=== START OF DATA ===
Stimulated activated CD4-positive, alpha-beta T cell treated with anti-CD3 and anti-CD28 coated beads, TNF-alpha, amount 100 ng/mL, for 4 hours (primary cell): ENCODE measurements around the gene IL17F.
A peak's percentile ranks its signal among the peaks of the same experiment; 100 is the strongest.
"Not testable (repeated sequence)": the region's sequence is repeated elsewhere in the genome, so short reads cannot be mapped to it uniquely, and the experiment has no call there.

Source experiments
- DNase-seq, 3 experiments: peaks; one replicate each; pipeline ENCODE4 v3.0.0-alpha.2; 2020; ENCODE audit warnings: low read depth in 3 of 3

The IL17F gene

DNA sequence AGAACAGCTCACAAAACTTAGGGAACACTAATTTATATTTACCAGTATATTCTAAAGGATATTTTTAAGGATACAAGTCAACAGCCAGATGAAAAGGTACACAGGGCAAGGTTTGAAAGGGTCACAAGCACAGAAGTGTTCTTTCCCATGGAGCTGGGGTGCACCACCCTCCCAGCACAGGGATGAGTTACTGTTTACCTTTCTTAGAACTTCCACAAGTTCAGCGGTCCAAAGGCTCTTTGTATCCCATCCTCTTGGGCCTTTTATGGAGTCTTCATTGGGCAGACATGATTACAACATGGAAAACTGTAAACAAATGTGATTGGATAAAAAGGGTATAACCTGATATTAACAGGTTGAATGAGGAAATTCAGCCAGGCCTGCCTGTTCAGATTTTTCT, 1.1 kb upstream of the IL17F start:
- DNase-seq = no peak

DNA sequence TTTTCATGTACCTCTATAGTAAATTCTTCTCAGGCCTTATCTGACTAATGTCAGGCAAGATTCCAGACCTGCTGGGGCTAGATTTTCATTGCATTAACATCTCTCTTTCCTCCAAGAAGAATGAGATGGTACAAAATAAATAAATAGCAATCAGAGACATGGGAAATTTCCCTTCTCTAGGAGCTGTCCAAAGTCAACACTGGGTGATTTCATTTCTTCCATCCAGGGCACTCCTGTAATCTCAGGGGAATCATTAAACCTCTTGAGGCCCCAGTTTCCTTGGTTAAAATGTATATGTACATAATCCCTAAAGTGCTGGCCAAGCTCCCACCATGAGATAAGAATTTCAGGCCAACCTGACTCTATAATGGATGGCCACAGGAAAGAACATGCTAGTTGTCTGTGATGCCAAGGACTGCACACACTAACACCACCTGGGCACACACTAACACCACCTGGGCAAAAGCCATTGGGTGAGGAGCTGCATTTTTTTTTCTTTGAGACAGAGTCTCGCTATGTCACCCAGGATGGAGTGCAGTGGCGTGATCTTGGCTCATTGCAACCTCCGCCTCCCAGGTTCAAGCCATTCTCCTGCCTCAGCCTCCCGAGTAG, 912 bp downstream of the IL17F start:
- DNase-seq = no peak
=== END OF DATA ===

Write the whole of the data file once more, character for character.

Stimulated activated CD4-positive, alpha-beta T cell treated with anti-CD3 and anti-CD28 coated beads, TNF-alpha, amount 100 ng/mL, for 4 hours (primary cell): ENCODE measurements around the gene IL17F.
A peak's percentile ranks its signal among the peaks of the same experiment; 100 is the strongest.
"Not testable (repeated sequence)": the region's sequence is repeated elsewhere in the genome, so short reads cannot be mapped to it uniquely, and the experiment has no call there.

Source experiments
- DNase-seq, 3 experiments: peaks; one replicate each; pipeline ENCODE4 v3.0.0-alpha.2; 2020; ENCODE audit warnings: low read depth in 3 of 3

The IL17F gene

DNA sequence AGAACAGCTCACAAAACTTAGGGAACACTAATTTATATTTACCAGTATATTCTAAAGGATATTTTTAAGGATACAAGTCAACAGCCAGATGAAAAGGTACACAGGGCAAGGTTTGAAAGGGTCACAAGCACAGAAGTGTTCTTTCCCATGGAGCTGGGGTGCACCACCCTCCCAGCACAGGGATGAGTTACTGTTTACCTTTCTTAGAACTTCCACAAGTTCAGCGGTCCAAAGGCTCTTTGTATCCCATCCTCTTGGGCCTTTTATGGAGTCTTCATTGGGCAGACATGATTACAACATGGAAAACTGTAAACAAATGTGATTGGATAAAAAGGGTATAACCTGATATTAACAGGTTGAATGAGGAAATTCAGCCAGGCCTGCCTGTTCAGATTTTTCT, 1.1 kb upstream of the IL17F start:
- DNase-seq = no peak

DNA sequence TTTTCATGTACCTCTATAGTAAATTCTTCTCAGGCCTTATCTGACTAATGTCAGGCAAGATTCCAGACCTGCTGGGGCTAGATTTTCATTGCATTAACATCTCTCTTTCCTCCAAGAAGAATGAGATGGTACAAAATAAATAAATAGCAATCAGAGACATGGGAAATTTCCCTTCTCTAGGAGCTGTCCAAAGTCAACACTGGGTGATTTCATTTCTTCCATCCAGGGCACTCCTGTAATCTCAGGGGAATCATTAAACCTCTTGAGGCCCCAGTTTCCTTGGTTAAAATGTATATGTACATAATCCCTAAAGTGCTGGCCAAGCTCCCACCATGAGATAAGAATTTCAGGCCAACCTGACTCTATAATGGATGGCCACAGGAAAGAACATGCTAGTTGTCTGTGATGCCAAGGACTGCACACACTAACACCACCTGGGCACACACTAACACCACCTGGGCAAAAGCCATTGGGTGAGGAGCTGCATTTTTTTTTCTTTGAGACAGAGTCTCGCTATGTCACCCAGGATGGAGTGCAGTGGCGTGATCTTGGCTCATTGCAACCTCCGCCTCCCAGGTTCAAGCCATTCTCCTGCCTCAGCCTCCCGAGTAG, 912 bp downstream of the IL17F start:
- DNase-seq = no peak